Doctor Who: Throwbacks And Reminiscences Deal Intense Success
You know, I was ready to write this one off. The Judoon have never been my favourite villains for this show, and they’re right there in the title – Fugitive of the Judoon. Unless the fugitive was, I don’t know, Captain Jack Harkness or something, what could the show pull out that would actually keep me interested?
Really, this episode just feels nostalgic for me. And not just for the obvious reasons, though we’ll get to that in a paragraph or so – but because this feels like a lot like the British back-garden low-budget drama that I spent so much of my formative years watching.
I’ve written a lot about the Christopher Eccleston series, and could write a whole lot more if you ever feel like reading it, and one of the reasons for that is because it strikes such a warm and fuzzy spot in my childhood – that nostalgia is a hard thing to argue with, and that nostalgia was evoked like crazy by the first act of this episode. Following an eccentric British native, not even bothering to check in with the Doctor for the first few minutes, taking a solid breath to ground this in reality, and then dumping some silly-looking aliens in the middle of wherever was cheapest to shoot that month? Yeah, this feels just like the show that I watched as a kid, and I love it for that. If Rose and Mickey and Jackie (swoon) had rolled up to help out here, they sure wouldn’t have felt out of place, you know?
And, of course, let’s not overlook the most thunderingly bi dose of nostalgia delivered to us in this outing: Captain Jack Harkness himself. A gloriously camp and outrageously handsome John Barrowman returns in a basically tertiary but wildly entertaining guest spot that’s a gift for all us baby queers who grew up loving every inch of Jack and his fabulous taste in jackets. Honestly, this is really just a chance for Jack to yell some forshadowing flirtatiously at the assistants and keep them busy while the Doctor is off carrying the bulk of the real plot, but I’m glad he’s finally back in play, and that John Barrowman has continued to so nobly reject the concept of “subtlety” in the intervening years of his absence.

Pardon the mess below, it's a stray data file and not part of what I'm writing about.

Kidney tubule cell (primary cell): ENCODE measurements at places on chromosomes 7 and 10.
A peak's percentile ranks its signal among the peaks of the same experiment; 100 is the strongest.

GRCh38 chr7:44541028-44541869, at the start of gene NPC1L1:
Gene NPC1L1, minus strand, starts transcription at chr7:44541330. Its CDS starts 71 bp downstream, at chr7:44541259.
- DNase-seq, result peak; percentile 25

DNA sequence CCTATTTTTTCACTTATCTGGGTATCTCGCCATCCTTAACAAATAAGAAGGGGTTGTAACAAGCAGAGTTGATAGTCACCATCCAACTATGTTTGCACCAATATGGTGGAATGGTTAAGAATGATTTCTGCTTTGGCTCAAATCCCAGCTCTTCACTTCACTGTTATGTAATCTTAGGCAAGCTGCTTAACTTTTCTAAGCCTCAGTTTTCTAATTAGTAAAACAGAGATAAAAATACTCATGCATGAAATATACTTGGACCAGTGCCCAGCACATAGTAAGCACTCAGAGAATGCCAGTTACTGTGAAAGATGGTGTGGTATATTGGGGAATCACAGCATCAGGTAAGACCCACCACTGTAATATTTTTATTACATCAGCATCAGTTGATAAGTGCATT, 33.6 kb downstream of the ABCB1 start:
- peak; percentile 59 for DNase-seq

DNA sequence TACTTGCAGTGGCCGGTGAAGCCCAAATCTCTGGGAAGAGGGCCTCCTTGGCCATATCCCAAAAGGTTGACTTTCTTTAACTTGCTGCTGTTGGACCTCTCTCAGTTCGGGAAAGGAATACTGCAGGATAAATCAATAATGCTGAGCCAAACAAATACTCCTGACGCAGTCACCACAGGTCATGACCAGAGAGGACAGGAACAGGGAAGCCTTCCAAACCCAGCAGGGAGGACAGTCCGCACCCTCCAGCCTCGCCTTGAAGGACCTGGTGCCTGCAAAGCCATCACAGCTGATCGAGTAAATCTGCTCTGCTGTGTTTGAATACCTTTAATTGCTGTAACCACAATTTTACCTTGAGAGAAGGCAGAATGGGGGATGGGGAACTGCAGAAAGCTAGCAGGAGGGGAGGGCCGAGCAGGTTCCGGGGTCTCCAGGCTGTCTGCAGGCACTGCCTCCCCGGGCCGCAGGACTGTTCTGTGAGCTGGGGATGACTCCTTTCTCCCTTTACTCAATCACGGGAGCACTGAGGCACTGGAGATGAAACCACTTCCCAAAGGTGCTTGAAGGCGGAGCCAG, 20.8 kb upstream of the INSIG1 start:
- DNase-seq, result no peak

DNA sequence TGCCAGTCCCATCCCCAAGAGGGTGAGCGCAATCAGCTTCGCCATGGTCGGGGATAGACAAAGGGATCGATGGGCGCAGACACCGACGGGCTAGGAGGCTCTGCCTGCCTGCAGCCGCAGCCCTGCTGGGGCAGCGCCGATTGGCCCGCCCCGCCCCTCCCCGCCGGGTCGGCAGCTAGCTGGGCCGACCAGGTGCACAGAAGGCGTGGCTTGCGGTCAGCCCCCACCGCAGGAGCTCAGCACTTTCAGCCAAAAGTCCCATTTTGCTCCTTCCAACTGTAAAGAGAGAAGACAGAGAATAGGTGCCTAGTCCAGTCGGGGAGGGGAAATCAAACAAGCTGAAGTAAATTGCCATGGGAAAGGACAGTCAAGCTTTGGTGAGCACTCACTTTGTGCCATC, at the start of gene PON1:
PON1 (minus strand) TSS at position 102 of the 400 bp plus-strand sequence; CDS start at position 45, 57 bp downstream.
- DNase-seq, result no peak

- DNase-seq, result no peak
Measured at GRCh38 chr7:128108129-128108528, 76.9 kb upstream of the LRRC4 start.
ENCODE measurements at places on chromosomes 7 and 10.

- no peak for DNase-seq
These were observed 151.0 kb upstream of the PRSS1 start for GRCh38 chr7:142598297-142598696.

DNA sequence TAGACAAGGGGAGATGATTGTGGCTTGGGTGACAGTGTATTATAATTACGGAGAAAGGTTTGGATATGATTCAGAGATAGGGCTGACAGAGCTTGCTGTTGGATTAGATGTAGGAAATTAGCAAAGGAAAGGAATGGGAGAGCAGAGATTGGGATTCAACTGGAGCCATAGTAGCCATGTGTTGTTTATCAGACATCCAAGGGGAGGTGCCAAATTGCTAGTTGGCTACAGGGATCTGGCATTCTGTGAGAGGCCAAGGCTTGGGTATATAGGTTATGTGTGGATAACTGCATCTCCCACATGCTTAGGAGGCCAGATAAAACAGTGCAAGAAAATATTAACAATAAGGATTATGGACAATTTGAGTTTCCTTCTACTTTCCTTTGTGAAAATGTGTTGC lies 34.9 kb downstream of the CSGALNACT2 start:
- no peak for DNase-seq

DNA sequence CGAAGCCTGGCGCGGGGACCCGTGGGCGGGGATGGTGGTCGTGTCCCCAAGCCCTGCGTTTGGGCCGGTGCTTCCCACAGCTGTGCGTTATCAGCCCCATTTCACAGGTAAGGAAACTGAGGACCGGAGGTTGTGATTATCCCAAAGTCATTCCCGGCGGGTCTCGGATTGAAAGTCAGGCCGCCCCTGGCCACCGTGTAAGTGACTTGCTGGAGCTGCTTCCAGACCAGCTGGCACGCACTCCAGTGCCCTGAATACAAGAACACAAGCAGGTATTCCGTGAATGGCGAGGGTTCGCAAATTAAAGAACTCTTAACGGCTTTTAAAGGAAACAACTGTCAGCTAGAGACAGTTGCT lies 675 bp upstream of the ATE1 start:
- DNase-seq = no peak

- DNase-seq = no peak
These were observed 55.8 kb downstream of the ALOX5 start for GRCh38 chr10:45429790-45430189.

It’s mad for me to say that an episode where Jack Harkness returns has anything else in it that matters, but this was one of the first Chibnall outings to really delve into some of the dense lore that surrounds everything to do with the Doctor and Gallifrey. That earthbound lady we meet at the start of the episode? Yeah, turns out she’s actually the Doctor – though how and why and when and the everything else of all of that are left to mystery for the time being. Jo Martin makes history here as the first black Doctor, and she’s a brilliant addition to the canon, even if I’m not sure how she fits into it yet – she’s got presence, wit, and a distinctively different presence than Jodie’s wide-eyed bushbaby Doctor. We only really got a glimpse of her in this packed-out episode, but that outfit, that hair, that cool, collected confidence; this is the Doctor, through and through, and I’m already looking forward to seeing her roll into this season once more.
Bringing Gallifrey and the Time Lords back into play really allows for Jodie Whittaker to delve into a new edge of this Doctor, too, and I’m very much here for it. She’s sad here, a little angry, secretive, hiding herself from the people closest to her for fear of what they might find out and how they might react when they do. That fearful reaction at the end of the episode, as she snaps to Ryan that he doesn’t know her at all, is new, and a welcome development in the face of everything she’s dealt with just in the last four episodes alone.
This episode was jam-packed, to be honest, maybe a little too much so. But it’s a joy to see this season really diving into the lore that the show has to offer. So, they want to fit in a little too much all at once? I’m happy to let them play catch-up, and revel in the enormity of the story they want to share with us. Two Doctors, the Judoon, everyone’s favourite sci-fi-bi-icon; after a season of standalones, this run is really jumping in to its history. And, just like I said last week, history is where it seems to excel. And frankly, I can’t wait to see where they’re going to take the show’s own history next.
If you enjoyed this article, please feel free to check out the rest of my Doctor Who recaps right here and hey, how about checking out my movie blog, No But Listen? If you just stop by for these recaps, then might I draw your attention to the fact that my first book, Rape Jokes,was released in between the last couple of seasons, and, oh, just so happens to have a few five-star reviews, not that I’m counting? As ever, thank you for reading, and drop your take on this episode in the comments below!
(header image via Flickering Myth)